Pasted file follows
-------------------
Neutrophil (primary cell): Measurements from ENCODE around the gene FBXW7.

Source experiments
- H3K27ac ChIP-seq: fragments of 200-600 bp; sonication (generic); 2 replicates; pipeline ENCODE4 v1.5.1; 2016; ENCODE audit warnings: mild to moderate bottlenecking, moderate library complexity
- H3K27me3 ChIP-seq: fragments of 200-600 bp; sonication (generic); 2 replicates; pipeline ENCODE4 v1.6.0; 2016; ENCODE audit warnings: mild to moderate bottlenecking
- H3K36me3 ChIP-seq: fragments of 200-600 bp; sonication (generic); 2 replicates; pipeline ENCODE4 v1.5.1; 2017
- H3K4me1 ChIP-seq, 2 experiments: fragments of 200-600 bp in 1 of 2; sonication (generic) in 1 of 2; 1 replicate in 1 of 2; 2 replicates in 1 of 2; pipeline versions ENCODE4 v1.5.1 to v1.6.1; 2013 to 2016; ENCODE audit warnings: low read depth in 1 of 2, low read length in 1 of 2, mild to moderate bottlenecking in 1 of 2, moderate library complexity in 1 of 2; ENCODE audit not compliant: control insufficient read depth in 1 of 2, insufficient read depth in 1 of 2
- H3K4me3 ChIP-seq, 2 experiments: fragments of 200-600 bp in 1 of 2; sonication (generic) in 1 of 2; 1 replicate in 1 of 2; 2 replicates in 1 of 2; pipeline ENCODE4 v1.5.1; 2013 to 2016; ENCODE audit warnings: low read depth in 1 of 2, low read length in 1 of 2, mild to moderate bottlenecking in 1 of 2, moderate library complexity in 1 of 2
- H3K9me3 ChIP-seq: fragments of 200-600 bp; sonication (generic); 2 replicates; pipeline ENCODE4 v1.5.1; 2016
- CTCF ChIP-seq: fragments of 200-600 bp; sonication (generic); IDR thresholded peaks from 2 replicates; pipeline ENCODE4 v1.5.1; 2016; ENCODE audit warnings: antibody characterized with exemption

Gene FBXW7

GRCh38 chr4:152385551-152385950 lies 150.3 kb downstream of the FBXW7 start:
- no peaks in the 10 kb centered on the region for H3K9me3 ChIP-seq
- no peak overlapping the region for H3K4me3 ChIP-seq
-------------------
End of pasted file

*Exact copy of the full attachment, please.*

Neutrophil (primary cell): Measurements from ENCODE around the gene FBXW7.

Source experiments
- H3K27ac ChIP-seq: fragments of 200-600 bp; sonication (generic); 2 replicates; pipeline ENCODE4 v1.5.1; 2016; ENCODE audit warnings: mild to moderate bottlenecking, moderate library complexity
- H3K27me3 ChIP-seq: fragments of 200-600 bp; sonication (generic); 2 replicates; pipeline ENCODE4 v1.6.0; 2016; ENCODE audit warnings: mild to moderate bottlenecking
- H3K36me3 ChIP-seq: fragments of 200-600 bp; sonication (generic); 2 replicates; pipeline ENCODE4 v1.5.1; 2017
- H3K4me1 ChIP-seq, 2 experiments: fragments of 200-600 bp in 1 of 2; sonication (generic) in 1 of 2; 1 replicate in 1 of 2; 2 replicates in 1 of 2; pipeline versions ENCODE4 v1.5.1 to v1.6.1; 2013 to 2016; ENCODE audit warnings: low read depth in 1 of 2, low read length in 1 of 2, mild to moderate bottlenecking in 1 of 2, moderate library complexity in 1 of 2; ENCODE audit not compliant: control insufficient read depth in 1 of 2, insufficient read depth in 1 of 2
- H3K4me3 ChIP-seq, 2 experiments: fragments of 200-600 bp in 1 of 2; sonication (generic) in 1 of 2; 1 replicate in 1 of 2; 2 replicates in 1 of 2; pipeline ENCODE4 v1.5.1; 2013 to 2016; ENCODE audit warnings: low read depth in 1 of 2, low read length in 1 of 2, mild to moderate bottlenecking in 1 of 2, moderate library complexity in 1 of 2
- H3K9me3 ChIP-seq: fragments of 200-600 bp; sonication (generic); 2 replicates; pipeline ENCODE4 v1.5.1; 2016
- CTCF ChIP-seq: fragments of 200-600 bp; sonication (generic); IDR thresholded peaks from 2 replicates; pipeline ENCODE4 v1.5.1; 2016; ENCODE audit warnings: antibody characterized with exemption

Gene FBXW7

GRCh38 chr4:152385551-152385950 lies 150.3 kb downstream of the FBXW7 start:
- no peaks in the 10 kb centered on the region for H3K9me3 ChIP-seq
- no peak overlapping the region for H3K4me3 ChIP-seq